To answer the question “Does smoking kill cells?” many researchers have now proven that smoking, a habitual necessity, is directly linked to the cessation of the normal functioning of brain cells and their production. According to the World Health Organization (WHO), around 6 million individuals die per year and these numbers will significantly increase possibly up to 8 million if serious steps are not taken.
Why do people smoke?
Many individuals begin smoking during their teenage years, typically out of curiosity or to experiment. Smokers are generally dependent on smoking for social or work reasons as they claim it helps them concentrate and stress less. For most, it is simply a mean of relaxation. The easy availability is one of the major reasons why many people try out cigarette smoking.
In contrast to a smoker’s theory of how effective cigarette smoking is when it comes to “improving” their lives, cigarette smoking is actually continued because of a drug contained, called nicotine. Nicotine is a highly addictive drug, due to which, despite knowing the consequences of smoking, smokers still resort to this habit for their welfare.
Effects on smoking on brain cells
Studies show that nicotine, present in tobacco smoke is the most potent stimulant and addictive agent in the world. Nicotine is absorbed within 8 to ten seconds in the bloodstream in the lungs, which is thereby, circulated to all the organs and cells of the body, including those of the brain.
Nicotine is a detrimental drug that can increase blood pressure and bring a rapid rise in heart rate, which ultimately increases a person’s risk of stroke and heart attack.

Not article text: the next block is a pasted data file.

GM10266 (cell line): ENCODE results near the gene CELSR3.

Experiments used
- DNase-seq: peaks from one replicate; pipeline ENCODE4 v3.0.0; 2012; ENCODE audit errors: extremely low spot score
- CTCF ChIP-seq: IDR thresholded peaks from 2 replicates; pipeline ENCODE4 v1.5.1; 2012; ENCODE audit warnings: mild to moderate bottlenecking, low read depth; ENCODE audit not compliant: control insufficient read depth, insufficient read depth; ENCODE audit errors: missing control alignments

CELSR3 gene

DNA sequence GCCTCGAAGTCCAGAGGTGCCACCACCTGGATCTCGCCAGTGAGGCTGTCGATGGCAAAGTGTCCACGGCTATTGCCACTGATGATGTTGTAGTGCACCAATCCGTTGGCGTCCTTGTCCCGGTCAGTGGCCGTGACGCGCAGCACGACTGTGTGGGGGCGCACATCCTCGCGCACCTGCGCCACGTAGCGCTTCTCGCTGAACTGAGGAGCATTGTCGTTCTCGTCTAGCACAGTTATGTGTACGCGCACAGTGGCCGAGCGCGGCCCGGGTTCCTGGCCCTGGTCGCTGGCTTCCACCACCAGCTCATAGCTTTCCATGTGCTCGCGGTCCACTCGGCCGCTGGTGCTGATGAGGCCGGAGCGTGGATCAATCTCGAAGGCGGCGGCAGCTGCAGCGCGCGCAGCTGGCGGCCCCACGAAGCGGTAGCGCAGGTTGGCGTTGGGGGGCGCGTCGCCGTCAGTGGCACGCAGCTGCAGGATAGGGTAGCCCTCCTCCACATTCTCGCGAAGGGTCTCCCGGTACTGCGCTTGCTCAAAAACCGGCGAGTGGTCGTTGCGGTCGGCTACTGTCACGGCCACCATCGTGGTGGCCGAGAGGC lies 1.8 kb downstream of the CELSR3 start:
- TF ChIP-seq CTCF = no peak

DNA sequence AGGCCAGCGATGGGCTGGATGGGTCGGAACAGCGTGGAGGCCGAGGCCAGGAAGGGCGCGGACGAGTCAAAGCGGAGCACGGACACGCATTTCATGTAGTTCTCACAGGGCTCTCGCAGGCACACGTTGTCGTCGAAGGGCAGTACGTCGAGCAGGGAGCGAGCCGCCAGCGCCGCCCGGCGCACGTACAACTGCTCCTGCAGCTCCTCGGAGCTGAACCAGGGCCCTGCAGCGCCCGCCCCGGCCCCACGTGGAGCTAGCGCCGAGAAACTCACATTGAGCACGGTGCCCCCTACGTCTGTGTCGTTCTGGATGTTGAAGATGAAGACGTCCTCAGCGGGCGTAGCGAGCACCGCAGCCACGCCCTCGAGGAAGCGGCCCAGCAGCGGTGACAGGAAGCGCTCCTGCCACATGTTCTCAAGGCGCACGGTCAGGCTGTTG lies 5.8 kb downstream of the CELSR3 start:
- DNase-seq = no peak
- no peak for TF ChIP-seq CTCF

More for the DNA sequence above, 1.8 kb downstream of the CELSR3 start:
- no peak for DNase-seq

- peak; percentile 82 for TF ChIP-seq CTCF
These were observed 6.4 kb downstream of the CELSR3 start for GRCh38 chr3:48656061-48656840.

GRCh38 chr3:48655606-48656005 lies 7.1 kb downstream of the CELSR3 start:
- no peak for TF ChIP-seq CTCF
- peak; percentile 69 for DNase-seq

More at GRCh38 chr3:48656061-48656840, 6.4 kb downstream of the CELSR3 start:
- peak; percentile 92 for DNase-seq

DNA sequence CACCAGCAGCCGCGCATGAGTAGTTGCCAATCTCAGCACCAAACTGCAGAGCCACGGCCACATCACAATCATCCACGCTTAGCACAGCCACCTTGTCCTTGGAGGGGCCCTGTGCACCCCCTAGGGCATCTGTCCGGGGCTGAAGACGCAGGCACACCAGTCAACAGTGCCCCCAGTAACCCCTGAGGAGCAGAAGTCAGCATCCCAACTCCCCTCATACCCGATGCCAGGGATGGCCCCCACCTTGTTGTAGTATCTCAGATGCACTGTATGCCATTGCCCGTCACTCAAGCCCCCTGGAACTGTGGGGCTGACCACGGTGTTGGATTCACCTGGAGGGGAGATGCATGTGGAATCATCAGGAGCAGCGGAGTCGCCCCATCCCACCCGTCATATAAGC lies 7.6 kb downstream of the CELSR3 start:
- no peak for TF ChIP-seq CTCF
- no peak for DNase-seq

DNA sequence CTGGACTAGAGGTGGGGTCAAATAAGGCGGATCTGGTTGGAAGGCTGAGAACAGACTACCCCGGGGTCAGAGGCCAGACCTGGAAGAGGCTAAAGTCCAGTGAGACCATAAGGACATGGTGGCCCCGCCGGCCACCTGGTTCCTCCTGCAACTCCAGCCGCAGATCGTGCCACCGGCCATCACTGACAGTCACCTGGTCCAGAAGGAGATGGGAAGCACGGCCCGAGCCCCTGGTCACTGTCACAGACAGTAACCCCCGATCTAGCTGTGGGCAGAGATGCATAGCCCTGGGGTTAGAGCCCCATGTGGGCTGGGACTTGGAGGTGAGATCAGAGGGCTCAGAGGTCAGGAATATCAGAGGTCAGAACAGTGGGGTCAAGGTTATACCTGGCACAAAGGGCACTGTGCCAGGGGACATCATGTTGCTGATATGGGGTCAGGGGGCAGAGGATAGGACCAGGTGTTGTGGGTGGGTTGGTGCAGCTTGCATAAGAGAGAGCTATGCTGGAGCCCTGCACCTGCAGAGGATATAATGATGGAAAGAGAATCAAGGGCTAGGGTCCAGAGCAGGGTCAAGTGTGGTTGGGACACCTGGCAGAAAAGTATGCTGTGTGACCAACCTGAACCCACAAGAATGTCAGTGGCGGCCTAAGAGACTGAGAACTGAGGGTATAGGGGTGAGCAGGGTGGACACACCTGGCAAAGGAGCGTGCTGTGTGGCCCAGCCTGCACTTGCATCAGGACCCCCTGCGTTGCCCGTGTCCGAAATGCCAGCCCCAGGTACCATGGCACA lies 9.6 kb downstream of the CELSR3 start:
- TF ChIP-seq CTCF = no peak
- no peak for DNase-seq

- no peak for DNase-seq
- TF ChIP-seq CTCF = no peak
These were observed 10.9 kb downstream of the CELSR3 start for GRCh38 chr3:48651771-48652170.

Smoking is the fastest way to affect the brain. Research has proven that nicotine mimics natural chemicals such as endorphins and norepinepherin. Endorphins are referred to as “mood lifters” as they increase your feelings of motivation, pleasure and relaxation, whereas norepinepherin enhances alertness by increasing your heart rate. Nicotine stimulates the release of dopamine as well, which is a neurotransmitter that is linked to pleasure and addiction. These features of smoking explain why people get addicted to smoking in the first place.
The presence of numerous harmful chemicals in tobacco smoke can impair brain functions drastically. Many medical experts and researchers state that smoking can actually increase white matter volume, and substantially decrease the grey matter volume. The grey matter is responsible for memory, alertness and learning. This causes a rapid decline in person’s intelligence level and memory, when taken in the long-term. (Source: https://www.doctortipster.com/15200-heavy-drinking-and-smoking-accelerates-cognitive-decline-study-says.html)
Smoking kills brain cells
How does smoking kill cells? Almost every cell in the human body requires oxygen to function, including the cells of your brain. Unfortunately, the harmful chemicals in tobacco smoke can considerably reduce the function of the air sacs (alveoli) of the lungs, and therefore, reduce the lung’s capacity and surface area to take in oxygen. An insufficient supply of oxygen carried to the brain can cause brain cells to die prematurely.
This brings us to the conclusion that smoking kills cells and kills you too!
Smoking, however, is not a condition that cannot be prevented. Consult a doctor if you are unable to cope with this habit yourself. To prevent smoking from killing your cells, certain measures and medications can be adapted in order to help you control nicotine addiction.
- Somatic stem cells and the kinetics of mutagenesis and carcinogenesis by John Cairns https://www.pnas.org/content/99/16/10567.short
- CIGARETTE SMOKING DEPLETES CELLS SPONTANEOUSLY SECRETING Th1CYTOKINES IN THE HUMAN AIRWAY – First Department of Internal Medicine, Yokohama, Yokohama City University School of Medicine, Japan; Department of respiratory Diseases, Kanagawa Cardiovascular and respiratory Disease Center, Kanagawa, Japan https://www.sciencedirect.com/science/article/pii/S1043466601908609